Byzantine Empire The Byzantine Empire, also referred to as the Eastern Roman Empire or Byzantium, was the continuation of the Roman Empire in its eastern provinces during Late Antiquity and the Middle Ages, when its capital city was Constantinople. It survi ...
, which decorated the city with numerous monuments, some still standing today. With its strategic position, Constantinople controlled the major trade routes between Asia and Europe, as well as the passage from the
Mediterranean Sea The Mediterranean Sea is a sea connected to the Atlantic Ocean, surrounded by the Mediterranean Basin and almost completely enclosed by land: on the north by Western and Southern Europe and Anatolia, on the south by North Africa, and on the e ...
to the
Black Sea The Black Sea is a marginal sea, marginal Mediterranean sea (oceanography), mediterranean sea of the Atlantic Ocean lying between Europe and Asia, east of the Balkans, south of the East European Plain, west of the Caucasus, and north of An ...
. On May 29, 1453, the city fell to the
Ottoman Turks The Ottoman Turks ( tr, Osmanlı Türkleri), were the Turkic peoples, Turkic founding and sociopolitically the most dominant ethnic group of the Ottoman Empire ( 1299/1302–1922). Reliable information about the early history of Ottoman Turks ...
, and again became the capital of a powerful state, the
Ottoman Empire The Ottoman Empire, * ; is an archaic version. The definite article forms and were synonymous * and el, Оθωμανική Αυτοκρατορία, Othōmanikē Avtokratoria, label=none * info page on book at Martin Luther University) ...
. The Turks called the city "Istanbul" (although it was not officially renamed until 1930); the name derives from the Greek phrase "στην πόλη", which means "to the city". To this day it remains the largest and most populous city in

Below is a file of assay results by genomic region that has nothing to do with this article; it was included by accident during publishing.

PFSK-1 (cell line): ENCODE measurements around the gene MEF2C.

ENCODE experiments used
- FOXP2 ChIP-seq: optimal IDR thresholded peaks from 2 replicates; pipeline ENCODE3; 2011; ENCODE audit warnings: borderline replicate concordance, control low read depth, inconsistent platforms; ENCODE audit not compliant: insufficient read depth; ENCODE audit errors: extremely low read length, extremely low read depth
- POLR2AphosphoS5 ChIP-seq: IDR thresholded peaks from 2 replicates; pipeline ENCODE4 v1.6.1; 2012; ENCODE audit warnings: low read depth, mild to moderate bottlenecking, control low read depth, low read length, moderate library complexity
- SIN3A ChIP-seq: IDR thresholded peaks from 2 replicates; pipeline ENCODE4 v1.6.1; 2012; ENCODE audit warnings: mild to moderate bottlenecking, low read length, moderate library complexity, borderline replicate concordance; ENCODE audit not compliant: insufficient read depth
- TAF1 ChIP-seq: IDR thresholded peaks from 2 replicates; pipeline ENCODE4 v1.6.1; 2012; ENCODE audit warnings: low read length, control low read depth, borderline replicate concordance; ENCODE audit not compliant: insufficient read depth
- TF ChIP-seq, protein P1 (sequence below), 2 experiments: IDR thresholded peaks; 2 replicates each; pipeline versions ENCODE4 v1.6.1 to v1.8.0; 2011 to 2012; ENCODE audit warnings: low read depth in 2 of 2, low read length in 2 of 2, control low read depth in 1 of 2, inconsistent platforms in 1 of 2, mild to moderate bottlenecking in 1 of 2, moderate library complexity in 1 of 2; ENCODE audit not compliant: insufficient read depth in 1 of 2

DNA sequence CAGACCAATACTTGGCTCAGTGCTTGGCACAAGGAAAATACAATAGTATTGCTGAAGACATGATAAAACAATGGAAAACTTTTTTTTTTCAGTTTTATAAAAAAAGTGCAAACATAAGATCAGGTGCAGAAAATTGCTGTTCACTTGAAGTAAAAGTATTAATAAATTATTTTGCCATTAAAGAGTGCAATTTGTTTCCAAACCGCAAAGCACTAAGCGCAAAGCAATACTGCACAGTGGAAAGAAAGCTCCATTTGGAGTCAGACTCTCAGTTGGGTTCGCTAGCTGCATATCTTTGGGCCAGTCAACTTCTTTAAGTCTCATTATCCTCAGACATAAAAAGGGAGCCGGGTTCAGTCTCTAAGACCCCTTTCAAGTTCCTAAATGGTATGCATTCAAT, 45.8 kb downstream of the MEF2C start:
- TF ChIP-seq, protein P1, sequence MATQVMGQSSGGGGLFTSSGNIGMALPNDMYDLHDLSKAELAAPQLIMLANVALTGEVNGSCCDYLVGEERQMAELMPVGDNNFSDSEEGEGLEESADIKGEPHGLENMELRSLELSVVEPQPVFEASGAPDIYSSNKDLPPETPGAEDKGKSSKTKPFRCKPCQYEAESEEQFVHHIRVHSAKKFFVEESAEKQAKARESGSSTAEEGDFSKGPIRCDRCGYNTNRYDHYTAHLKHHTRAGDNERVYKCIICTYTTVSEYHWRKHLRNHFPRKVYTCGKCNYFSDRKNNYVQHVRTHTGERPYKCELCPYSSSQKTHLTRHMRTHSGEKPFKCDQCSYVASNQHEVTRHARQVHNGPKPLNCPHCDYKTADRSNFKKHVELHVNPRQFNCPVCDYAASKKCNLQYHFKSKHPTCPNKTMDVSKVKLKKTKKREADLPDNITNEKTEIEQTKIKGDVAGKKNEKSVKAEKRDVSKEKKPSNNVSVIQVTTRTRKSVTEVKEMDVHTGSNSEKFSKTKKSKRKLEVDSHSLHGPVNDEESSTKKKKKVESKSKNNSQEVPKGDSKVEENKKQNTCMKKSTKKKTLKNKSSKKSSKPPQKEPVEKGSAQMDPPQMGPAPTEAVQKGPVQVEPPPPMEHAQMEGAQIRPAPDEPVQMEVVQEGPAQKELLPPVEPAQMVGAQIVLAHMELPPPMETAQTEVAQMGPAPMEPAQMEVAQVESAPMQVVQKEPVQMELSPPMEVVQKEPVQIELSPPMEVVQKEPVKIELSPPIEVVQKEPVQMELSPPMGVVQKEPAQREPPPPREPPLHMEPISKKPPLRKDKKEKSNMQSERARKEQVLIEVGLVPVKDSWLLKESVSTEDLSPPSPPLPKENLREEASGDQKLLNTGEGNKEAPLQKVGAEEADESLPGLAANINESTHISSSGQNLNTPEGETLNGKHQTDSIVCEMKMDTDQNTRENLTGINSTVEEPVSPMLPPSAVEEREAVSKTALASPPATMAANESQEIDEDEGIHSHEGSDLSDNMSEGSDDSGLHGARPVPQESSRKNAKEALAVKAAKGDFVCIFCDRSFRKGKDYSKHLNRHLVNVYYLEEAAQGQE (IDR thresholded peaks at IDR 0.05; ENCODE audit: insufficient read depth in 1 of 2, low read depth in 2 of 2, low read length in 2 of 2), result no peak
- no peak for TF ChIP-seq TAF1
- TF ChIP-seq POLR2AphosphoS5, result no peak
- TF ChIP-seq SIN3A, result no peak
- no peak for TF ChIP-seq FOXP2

Turkey Turkey ( tr, Türkiye ), officially the Republic of Türkiye ( tr, Türkiye Cumhuriyeti, links=no ), is a transcontinental country located mainly on the Anatolia, Anatolian Peninsula in Western Asia, with a East Thrace, small portion on th ...
, although
Ankara Ankara ( , ; ), historically known as Ancyra and Angora, is the list of national capitals, capital of Turkey. Located in the Central Anatolia Region, central part of Anatolia, the city has a population of 5.1 million in its urban center ...
is now the national capital.


Emblem

By the late
Hellenistic In Classical antiquity, the Hellenistic period covers the time in History of the Mediterranean region, Mediterranean history after Classical Greece, between the death of Alexander the Great in 323 BC and the emergence of the Roman Empire, as sig ...
or early Roman period (1st century BC), the star and crescent motif was associated to some degree with Byzantium; even though it became more widely used as the royal emblem of